The modeling approach behind the CRM is quite simple: Let the dose for the *j ^{th}* patient,

Due to the fact that the TM often utilizes cohorts of 3 patients and reacts when 1 or more DLTs are observed, a misconception has formed among many clinicians, that the toxicity probability associated with the MTD chosen through the TM is approximately 33%. In addition to simulation results reported by a variety of authors (Korn et al., 1994; Goodman et al. 1995 and others), Lin and Shih (2001) showed methodologically that this percentage is largely dependent upon the underlying (unobserved) dose-toxicity relationship. Further they showed that the number of patients needed to determine the MTD and the number of patients who will be treated at, above and below the MTD are also affected by the unknown dose-toxicity relationship.

If it is of interest to have a consistent interpretation of the “MTD” across trials, the TM cannot provide one. The “MTD” determined via the TM for one agent may be associated with an appreciably different toxicity probability than the TM “MTD” for another agent, since TM does not attempt to identify a target toxicity level. In a setting like the PBTC, where several Phase I trials for CNS tumors are conducted simultaneously or in close succession targeting the same population of patients using agents with similar DLTs, a consistent definition of the MTD across current trials as well as in relation to completed and future studies is important for selecting agents for subsequent later-phase studies. In the case of cytotoxic drugs in particular, the conventional wisdom is that the higher the dose, the higher the likelihood of efficacy for the agent. Thus in the presence of a fixed toxicity target, identifying the doses with consistent toxicity probabilities across agents is desirable. Such a practice would contribute to improved Phase II designs as well, since it would facilitate more accurate anticipation of toxicities and would allow a better assessment of the agent’s potential for combination therapies.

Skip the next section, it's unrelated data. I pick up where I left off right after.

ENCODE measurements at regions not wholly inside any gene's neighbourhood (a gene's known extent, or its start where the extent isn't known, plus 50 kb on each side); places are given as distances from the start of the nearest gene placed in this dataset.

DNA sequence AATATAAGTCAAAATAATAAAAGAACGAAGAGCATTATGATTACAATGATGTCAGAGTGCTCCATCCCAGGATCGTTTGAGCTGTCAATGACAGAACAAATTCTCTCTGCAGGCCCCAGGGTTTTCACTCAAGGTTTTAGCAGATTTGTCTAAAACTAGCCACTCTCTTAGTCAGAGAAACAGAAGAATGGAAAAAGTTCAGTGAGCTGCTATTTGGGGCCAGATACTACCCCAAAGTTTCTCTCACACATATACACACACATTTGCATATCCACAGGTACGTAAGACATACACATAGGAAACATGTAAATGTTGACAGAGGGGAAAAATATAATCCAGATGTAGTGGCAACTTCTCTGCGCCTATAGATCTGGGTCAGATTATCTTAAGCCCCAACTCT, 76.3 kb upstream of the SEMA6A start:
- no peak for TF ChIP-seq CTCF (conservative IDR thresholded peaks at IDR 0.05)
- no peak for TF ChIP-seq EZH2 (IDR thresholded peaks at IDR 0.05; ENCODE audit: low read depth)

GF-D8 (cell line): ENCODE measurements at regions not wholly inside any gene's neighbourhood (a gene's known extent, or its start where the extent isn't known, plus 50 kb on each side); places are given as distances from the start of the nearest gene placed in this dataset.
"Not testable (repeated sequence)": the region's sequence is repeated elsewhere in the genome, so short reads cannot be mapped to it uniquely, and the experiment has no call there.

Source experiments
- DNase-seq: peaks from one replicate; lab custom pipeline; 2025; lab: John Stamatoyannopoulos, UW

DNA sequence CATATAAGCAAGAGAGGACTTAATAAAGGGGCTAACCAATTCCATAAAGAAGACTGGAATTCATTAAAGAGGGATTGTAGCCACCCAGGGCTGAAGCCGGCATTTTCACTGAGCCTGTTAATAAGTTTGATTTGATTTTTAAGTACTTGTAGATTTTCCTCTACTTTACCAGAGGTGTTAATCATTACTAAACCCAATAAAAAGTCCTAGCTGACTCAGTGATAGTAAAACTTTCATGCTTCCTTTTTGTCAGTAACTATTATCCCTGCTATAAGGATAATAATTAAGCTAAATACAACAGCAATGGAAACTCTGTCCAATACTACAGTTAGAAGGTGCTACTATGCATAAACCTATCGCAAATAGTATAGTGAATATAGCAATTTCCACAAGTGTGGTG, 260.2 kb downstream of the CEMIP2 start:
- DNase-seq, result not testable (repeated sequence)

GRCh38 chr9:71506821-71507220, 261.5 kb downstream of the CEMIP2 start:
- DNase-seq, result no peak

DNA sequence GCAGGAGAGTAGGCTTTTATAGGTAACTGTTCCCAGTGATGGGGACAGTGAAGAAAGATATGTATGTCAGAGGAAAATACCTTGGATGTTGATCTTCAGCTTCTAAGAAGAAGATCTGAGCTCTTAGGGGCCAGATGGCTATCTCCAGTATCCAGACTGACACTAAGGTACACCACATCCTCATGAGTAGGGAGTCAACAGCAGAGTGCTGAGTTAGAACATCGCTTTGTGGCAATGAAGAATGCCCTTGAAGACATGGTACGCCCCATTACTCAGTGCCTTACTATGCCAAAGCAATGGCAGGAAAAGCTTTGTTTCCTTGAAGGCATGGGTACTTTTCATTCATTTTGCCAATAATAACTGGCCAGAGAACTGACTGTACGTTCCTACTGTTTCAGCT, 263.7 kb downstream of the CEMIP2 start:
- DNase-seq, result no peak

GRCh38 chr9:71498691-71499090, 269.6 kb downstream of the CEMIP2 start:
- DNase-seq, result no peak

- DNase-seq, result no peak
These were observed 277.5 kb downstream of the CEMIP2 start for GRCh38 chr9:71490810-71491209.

Pediatric trials are typically preceded by the corresponding adult trial (Smith et al., 1998) and consequently when a pediatric Phase I trial is being developed, an adult MTD is usually available on which the starting pediatric dose level can be based. Though many exceptions exist, a common strategy is to use 80% of the adult MTD as the starting dose (Marsoni et al., 1985). Whether one uses this exact approach or not, the knowledge of the adult MTD, if present, is almost always utilized in perhaps an arbitrary but agreed upon manner in determining the starting dose for the pediatric trial, which substantially reduces the probability that the doses studied during the pediatric trial will be biologically ineffective (Lee et al., 2005). Once the starting dose is set, typically 30% increments are used to determine higher doses to be investigated (Lee et al., 2005).

Though some versions of the CRM assume the availability of doses in a continuous manner within a given range, our experience indicates that having pre-set levels is not only more acceptable to clinicians but is easier to manage operationally, especially in multi-institutional settings. Unlike in adult trials where dosing is typically in terms of mg., patients in pediatric trials are often dosed by body surface area (BSA) and hence the dose is defined in terms of mg/m^{2}. For oral agents, our protocols include specific instructions for each dose level with respect to BSA adjustments etc. in order to ensure consistency and avoid dosing errors.